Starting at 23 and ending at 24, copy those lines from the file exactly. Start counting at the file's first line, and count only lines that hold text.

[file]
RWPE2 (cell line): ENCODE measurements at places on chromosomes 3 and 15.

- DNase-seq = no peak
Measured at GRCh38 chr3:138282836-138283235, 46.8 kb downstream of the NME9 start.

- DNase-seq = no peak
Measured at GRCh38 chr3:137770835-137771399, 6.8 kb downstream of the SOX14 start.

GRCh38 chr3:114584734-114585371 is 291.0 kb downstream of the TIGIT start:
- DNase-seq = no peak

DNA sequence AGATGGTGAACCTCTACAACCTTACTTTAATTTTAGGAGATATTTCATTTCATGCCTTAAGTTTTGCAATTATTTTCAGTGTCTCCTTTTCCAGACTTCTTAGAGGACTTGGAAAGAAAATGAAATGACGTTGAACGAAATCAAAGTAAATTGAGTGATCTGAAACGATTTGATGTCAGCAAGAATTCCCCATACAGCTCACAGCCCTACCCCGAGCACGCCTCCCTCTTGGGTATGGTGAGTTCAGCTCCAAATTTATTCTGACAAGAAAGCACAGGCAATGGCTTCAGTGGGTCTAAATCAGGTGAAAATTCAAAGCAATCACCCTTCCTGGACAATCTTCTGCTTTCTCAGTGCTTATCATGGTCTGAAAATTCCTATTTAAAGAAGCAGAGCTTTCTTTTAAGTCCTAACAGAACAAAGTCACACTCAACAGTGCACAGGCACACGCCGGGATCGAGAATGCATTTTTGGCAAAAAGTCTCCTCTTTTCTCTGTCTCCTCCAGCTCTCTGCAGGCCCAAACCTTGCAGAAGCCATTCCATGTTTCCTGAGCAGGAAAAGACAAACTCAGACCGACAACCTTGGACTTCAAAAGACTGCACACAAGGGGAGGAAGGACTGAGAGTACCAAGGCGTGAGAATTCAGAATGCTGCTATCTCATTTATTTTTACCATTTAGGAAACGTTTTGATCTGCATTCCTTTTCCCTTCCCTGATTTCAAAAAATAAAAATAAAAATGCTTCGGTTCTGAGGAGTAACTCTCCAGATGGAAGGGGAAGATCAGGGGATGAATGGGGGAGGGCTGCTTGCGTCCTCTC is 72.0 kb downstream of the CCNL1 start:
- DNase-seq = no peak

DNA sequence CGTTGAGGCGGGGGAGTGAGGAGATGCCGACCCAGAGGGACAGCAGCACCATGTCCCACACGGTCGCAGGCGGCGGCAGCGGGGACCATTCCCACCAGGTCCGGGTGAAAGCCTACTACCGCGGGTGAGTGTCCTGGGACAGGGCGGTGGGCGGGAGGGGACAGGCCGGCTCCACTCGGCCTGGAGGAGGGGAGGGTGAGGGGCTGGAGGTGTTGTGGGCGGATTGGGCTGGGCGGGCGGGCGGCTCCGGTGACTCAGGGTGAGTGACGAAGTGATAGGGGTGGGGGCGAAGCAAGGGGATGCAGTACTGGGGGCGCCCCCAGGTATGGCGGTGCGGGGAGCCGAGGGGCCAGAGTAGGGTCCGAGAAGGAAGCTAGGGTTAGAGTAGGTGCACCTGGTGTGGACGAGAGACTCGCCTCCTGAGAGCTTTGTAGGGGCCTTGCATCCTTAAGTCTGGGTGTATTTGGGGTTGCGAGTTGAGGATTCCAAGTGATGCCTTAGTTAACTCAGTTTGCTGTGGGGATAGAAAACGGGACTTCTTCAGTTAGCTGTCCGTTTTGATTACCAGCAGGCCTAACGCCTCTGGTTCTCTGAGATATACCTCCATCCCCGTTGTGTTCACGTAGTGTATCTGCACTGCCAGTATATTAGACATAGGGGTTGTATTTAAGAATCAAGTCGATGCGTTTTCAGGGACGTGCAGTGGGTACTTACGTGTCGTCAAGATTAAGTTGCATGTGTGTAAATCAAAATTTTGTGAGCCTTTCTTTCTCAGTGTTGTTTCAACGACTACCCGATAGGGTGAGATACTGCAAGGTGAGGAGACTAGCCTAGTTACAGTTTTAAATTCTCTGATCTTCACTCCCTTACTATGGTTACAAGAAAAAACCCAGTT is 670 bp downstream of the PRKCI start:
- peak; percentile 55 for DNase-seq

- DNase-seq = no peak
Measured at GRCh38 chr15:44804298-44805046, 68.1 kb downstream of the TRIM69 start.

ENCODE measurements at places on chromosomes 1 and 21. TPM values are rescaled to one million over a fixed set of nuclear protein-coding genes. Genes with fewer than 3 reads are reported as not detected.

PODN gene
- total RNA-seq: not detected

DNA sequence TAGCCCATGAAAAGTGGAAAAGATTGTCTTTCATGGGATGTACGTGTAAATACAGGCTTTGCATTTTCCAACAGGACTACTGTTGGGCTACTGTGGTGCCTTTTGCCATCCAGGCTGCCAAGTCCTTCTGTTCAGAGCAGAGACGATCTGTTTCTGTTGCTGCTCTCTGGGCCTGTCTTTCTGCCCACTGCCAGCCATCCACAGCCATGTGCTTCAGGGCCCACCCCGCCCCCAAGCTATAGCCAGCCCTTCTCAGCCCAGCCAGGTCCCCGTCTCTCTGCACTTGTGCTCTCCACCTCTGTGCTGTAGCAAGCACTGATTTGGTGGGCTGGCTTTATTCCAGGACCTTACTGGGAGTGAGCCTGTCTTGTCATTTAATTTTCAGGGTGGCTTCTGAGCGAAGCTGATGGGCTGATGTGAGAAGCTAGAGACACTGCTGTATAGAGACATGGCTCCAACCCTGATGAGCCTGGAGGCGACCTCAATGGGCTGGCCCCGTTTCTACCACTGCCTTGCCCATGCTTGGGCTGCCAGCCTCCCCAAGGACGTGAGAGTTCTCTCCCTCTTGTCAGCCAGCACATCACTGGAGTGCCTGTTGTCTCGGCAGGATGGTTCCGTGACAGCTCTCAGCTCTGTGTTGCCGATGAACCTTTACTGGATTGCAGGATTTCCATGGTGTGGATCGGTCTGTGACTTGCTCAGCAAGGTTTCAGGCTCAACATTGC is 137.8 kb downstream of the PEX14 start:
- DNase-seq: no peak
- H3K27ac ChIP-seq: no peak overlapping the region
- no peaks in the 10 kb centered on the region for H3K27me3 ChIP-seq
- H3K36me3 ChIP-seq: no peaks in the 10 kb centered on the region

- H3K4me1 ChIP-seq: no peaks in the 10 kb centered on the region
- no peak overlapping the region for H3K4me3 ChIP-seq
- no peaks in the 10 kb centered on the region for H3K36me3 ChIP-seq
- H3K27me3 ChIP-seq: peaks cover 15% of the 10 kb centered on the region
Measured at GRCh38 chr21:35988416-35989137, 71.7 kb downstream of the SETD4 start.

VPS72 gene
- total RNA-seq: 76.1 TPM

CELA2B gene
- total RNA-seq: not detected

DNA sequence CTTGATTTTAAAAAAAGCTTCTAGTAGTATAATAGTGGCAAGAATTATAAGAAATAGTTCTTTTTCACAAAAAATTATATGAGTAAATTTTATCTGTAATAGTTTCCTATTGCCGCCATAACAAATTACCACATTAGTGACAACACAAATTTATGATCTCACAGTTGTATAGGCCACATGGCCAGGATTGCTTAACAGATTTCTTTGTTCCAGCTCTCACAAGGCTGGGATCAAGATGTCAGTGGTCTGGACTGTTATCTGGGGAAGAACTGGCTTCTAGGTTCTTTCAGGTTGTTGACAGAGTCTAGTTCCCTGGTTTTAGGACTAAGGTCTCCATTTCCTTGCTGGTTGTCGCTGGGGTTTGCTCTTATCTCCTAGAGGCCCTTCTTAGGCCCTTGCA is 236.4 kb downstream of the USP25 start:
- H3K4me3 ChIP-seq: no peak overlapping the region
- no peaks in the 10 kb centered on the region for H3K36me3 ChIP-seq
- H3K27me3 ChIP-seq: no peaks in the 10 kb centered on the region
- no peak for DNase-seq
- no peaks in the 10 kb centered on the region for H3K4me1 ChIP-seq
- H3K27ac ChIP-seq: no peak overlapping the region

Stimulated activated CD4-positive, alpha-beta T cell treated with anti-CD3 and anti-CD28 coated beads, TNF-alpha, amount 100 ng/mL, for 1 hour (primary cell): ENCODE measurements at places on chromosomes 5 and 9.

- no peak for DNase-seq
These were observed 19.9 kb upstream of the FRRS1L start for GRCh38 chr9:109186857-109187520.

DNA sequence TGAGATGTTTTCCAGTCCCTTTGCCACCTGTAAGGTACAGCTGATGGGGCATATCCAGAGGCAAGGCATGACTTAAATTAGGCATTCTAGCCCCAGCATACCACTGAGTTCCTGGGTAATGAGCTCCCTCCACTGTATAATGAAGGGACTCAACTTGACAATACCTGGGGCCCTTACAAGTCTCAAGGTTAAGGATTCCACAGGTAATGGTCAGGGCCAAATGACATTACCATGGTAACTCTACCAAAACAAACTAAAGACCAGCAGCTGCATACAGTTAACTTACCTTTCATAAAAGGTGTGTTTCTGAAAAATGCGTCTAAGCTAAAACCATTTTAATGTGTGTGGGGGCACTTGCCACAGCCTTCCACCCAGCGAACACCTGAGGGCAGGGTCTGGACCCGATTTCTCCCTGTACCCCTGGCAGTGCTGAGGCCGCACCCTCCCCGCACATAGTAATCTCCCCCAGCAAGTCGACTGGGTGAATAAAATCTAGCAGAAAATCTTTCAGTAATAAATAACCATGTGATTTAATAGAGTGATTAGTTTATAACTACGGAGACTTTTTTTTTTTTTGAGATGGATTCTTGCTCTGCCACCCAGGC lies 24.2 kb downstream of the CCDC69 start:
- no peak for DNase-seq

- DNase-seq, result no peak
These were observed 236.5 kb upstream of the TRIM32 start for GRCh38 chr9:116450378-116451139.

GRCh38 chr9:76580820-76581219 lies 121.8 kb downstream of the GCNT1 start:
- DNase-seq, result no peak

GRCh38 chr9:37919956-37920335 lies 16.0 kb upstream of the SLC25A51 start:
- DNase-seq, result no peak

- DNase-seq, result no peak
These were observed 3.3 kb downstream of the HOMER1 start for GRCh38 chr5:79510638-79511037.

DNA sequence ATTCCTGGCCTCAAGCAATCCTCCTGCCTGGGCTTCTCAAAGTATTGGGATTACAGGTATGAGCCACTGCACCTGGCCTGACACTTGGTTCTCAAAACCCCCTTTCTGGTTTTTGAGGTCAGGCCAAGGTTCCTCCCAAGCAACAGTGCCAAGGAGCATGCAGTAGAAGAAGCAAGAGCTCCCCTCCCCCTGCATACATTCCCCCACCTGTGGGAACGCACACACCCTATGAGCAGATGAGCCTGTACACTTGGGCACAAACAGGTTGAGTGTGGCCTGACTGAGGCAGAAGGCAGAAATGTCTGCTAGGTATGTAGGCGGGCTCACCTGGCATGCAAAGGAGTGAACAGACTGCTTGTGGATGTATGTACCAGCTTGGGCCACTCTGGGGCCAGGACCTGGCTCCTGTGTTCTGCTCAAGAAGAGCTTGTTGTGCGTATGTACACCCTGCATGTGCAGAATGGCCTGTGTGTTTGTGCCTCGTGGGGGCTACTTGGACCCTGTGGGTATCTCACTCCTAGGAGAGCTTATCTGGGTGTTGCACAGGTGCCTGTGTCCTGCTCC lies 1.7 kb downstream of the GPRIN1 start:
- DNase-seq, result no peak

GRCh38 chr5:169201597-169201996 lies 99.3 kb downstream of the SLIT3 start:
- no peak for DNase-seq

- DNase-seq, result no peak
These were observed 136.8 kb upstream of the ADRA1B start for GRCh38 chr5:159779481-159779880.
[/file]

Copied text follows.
- no peak overlapping the region for H3K4me3 ChIP-seq
- no peaks in the 10 kb centered on the region for H3K36me3 ChIP-seq